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Cohen v. United States Department of Treasury

United States District Court, N.D. Ohio, Eastern Division

May 21, 2018

ANDRE MARQUIS COHEN, Plaintiff,
v.
UNITED STATES DEPT. OF TREASURY, et al., Defendants.

          OPINION AND ORDER

          CHRISTOPHER A. BOYKO UNITED STATES DISTRICT JUDGE.

         Pro se Plaintiff filed this action against twenty-seven Defendants, which include the United States Department of Treasury, the State of Ohio, four Municipalities, four Judges, one Bailiff, one Court Clerk, eleven Police Officers and four people without official titles. The 111 page Complaint is composed almost entirely of incoherent and meaningless rhetoric. He does not assert a viable legal cause of action. He seeks $ 1, 000, 000, 000.00 in damages.

         Plaintiff also filed a Motion to Proceed In Forma Pauperis (ECF No. 2). That Motion is granted.

         I. BACKGROUND

         Plaintiff's Complaint is composed of various meaningless documents through which Plaintiff appears to be attempting to create a security interest in himself as the debtor and creditor. He asks this Court to declare him to be his only creditor on the theory that he is the only one to have invested in himself. He theorizes that as the only creditor, no one else can have a debt against him, including the Internal Revenue Service. He refers to liens and levies he is attempting to file. He further states, without any explanation, that unspecified police listed him as armed and dangerous. He indicated he scraped his back on handcuffs. He states he scratched his leg and got bed sores. He states without explanation that police officers flattened his tires and he spent two days in segregation in the Lorain County Jail because he was talking. He does not assert any recognizable legal causes of action.

         II. LAW AND ANALYSIS

         Although pro se pleadings are liberally construed, Boag v. MacDougall, 454 U.S. 364, 365 (1982) (per curiam); Haines v. Kerner, 404 U.S. 519, 520 (1972), the Court is required to dismiss an in forma pauperis action under 28 U.S.C. §1915(e) if it fails to state a claim upon which relief can be granted, or if it lacks an arguable basis in law or fact. Neitzke v. Williams, 490 U.S. 319 (1989); Lawler v. Marshall, 898 F.2d 1196 (6th Cir. 1990); Sistrunk v. City of Strongsville, 99 F.3d 194, 197 (6th Cir. 1996). An action has no arguable basis in law when the Defendant is immune from suit or when the Plaintiff claims a violation of a legal interest which clearly does not exist. Neitzke, 490 U.S. at 327. An action has no arguable factual basis when the allegations are delusional or rise to the level of the irrational or “wholly incredible.” Denton v. Hernandez, 504 U.S. 25, 32 (1992); Lawler, 898 F.2d at 1199.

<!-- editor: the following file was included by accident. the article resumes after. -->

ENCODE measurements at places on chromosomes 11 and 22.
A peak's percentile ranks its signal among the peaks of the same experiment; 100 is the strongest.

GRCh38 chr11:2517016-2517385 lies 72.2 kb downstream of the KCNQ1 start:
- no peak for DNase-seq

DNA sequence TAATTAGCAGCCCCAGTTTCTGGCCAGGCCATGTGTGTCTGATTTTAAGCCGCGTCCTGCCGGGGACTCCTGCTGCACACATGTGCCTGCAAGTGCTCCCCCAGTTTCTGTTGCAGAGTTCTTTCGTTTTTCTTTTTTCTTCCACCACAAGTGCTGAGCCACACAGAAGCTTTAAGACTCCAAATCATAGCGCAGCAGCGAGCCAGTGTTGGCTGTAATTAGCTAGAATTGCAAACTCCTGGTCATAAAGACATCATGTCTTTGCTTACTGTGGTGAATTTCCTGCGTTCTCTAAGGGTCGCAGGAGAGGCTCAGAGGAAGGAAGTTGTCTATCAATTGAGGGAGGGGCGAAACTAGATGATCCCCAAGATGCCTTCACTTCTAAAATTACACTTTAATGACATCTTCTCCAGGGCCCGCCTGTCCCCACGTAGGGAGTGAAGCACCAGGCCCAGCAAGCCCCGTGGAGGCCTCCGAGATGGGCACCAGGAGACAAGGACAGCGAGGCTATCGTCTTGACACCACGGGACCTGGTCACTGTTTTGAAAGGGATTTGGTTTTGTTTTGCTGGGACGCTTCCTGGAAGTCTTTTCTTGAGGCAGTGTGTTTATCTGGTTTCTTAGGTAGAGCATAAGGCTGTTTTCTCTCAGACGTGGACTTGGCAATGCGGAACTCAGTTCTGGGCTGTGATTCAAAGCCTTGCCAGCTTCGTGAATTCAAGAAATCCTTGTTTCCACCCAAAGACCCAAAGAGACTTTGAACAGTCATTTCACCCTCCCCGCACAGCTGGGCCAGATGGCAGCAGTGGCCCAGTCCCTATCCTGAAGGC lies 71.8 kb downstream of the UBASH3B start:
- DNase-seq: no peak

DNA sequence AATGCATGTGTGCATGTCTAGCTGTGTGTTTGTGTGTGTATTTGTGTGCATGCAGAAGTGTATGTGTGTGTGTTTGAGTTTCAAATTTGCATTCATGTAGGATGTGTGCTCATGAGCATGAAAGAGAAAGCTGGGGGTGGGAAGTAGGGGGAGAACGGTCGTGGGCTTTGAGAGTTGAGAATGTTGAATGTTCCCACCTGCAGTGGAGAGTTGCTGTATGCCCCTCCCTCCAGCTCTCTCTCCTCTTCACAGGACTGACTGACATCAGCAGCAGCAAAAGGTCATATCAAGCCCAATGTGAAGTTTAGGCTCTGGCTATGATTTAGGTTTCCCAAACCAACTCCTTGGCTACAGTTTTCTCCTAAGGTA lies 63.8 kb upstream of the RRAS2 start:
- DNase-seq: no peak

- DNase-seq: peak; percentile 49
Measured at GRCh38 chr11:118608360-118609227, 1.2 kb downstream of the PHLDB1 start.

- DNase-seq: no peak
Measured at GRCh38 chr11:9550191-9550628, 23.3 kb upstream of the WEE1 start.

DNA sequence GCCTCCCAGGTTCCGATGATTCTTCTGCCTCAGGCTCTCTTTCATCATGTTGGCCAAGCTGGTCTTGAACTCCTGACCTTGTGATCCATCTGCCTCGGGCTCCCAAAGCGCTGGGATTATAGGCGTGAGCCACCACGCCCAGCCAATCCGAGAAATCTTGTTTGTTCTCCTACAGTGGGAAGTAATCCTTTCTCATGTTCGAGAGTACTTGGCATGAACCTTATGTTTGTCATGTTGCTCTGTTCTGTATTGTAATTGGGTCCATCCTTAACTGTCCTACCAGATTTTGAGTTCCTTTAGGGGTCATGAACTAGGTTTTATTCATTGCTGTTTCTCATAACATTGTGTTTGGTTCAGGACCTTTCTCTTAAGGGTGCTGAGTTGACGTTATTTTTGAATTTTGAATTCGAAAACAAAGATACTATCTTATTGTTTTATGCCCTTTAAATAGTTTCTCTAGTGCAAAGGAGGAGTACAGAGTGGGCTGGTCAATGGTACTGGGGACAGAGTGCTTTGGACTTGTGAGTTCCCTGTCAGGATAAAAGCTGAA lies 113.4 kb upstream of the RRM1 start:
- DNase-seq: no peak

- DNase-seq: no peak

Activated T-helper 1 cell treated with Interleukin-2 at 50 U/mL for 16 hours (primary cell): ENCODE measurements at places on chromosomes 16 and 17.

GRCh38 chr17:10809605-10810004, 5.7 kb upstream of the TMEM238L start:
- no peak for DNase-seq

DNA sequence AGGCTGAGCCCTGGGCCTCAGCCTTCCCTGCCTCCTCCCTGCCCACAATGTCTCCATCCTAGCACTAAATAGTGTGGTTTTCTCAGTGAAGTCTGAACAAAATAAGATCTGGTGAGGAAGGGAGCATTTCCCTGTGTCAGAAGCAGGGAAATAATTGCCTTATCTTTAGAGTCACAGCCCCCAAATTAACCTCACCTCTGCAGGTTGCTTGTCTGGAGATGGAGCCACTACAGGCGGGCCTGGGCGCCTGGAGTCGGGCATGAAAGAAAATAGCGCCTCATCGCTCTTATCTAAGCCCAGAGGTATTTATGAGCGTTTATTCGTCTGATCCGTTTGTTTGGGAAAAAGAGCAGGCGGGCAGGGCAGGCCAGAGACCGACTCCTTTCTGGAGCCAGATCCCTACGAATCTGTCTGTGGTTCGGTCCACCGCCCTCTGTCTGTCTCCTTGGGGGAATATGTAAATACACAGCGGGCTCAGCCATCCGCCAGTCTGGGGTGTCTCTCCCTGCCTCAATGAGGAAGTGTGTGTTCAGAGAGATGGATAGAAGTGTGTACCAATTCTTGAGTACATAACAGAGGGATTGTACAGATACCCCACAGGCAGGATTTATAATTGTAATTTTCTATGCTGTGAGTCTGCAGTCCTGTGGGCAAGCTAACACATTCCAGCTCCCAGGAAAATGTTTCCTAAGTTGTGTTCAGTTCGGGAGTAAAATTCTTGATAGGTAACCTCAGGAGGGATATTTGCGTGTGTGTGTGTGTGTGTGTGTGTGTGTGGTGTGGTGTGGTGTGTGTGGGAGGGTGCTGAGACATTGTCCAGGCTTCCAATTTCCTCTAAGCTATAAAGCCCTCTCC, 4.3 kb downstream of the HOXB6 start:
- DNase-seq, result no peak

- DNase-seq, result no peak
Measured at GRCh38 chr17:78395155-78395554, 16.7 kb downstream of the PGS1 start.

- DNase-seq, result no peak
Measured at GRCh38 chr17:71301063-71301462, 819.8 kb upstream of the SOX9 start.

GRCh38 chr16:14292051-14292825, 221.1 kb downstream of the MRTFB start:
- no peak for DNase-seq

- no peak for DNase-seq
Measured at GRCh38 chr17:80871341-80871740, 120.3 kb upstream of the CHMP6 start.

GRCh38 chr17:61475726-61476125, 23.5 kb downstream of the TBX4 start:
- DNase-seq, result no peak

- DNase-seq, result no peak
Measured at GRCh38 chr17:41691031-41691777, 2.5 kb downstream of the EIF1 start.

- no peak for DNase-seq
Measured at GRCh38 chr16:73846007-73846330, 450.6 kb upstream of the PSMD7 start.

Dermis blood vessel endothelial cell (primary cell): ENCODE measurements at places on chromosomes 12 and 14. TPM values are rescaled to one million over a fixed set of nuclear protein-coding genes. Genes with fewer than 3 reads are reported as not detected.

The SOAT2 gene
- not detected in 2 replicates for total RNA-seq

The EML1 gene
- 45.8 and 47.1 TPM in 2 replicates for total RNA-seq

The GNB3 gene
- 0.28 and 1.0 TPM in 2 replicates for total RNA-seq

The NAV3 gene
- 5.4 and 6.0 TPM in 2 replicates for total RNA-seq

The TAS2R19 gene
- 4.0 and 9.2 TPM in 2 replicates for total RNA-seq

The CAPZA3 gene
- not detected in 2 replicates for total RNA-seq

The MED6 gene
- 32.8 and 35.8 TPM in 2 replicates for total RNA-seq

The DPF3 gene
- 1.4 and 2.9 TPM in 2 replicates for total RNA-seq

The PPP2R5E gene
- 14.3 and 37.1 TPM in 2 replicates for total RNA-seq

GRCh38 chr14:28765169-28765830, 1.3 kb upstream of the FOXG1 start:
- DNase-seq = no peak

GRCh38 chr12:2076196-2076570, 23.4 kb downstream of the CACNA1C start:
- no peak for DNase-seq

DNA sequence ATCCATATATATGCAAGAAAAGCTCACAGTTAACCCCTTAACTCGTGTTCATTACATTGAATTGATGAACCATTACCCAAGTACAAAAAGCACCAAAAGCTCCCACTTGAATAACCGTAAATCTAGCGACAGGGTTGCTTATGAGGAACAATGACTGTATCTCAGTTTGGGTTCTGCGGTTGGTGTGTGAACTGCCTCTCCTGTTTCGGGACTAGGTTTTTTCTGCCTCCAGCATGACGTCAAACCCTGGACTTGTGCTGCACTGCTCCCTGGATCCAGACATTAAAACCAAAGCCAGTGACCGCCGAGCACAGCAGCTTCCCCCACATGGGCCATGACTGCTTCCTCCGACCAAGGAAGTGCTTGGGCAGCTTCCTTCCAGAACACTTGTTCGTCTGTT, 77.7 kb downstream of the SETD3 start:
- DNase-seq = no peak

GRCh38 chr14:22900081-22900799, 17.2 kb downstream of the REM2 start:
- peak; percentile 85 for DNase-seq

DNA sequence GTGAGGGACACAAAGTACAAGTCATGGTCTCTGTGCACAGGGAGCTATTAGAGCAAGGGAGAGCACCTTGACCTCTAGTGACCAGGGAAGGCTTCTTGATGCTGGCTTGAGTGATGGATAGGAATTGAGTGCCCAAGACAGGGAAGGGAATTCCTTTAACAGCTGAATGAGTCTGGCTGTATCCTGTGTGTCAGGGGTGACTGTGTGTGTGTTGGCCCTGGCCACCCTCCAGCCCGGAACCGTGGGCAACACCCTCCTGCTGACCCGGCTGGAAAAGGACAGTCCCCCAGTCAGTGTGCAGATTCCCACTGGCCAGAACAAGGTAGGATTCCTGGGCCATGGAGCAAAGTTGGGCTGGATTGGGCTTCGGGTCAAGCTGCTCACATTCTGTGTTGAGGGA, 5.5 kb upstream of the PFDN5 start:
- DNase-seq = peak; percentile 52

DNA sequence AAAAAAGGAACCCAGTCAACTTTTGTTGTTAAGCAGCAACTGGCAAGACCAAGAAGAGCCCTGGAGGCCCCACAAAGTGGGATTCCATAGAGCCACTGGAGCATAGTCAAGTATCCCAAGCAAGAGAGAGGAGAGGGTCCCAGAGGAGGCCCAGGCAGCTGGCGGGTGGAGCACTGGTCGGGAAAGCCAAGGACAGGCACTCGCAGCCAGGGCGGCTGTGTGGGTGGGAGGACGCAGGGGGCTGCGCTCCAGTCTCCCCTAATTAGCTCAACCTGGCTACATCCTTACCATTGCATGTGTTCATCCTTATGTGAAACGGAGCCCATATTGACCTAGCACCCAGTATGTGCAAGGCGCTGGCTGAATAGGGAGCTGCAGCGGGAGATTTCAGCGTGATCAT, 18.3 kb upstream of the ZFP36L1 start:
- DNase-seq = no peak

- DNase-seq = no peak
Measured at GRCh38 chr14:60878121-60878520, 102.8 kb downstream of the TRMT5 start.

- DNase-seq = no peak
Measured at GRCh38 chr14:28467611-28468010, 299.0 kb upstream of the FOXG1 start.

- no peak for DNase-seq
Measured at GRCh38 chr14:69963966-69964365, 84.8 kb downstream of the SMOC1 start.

A cause of action fails to state a claim upon which relief may be granted when it lacks “plausibility in the complaint.” Bell Atl. Corp. v. Twombly, 550 U.S. 544, 564 (2007). A pleading must contain a “short and plain statement of the claim showing that the pleader is entitled to relief.” Ashcroft v. Iqbal, 556 U.S. 662, 677-78 (2009). The factual allegations in the pleading must be sufficient to raise the right to relief above the speculative level on the assumption that all the allegations in the Complaint are true. Bell Atl. Corp., 550 U.S. at 555. The Plaintiff is not required to include detailed factual allegations, but must provide more than “an unadorned, the-defendant-unlawfully-harmed-me accusation.” Iqbal, 556 U.S. at 678. A pleading that offers legal conclusions or a simple recitation of the elements of a cause of action will not meet this pleading standard. Id. In reviewing a Complaint, the Court must construe the pleading in the light most favorable to the Plaintiff. Bibbo v. Dean Witter Reynolds, Inc., 151 F.3d 559, 561 (6th Cir. 1998).

         In this case, Plaintiff's Complaint fails to meet basic notice pleading requirements. He does not mention any of the Defendants in the documents comprising the Complaint, nor does he specify any legal cause of action entitling him to relief. The Complaint must give the Defendants fair notice of what the Plaintiff's claims are and the factual grounds upon which they rest. Bassett v. National Collegiate Athletic Ass'n, 528 F.3d 426, 437 (6th Cir. 2008). This pleading does neither of those things. It fails to state a claim upon which relief may be granted.

         III. CONCLUSION

         Accordingly, Plaintiff's Motion to Proceed In Forma Pauperis (ECF No. 2) is granted and this action is dismissed pursuant to 28 U.S.C. §1915(e). The Court certifies, pursuant to 28 U.S.C. § 1915(a)(3), that an appeal from this decision could not be taken in good faith.[1]

         IT IS SO ORDERED.

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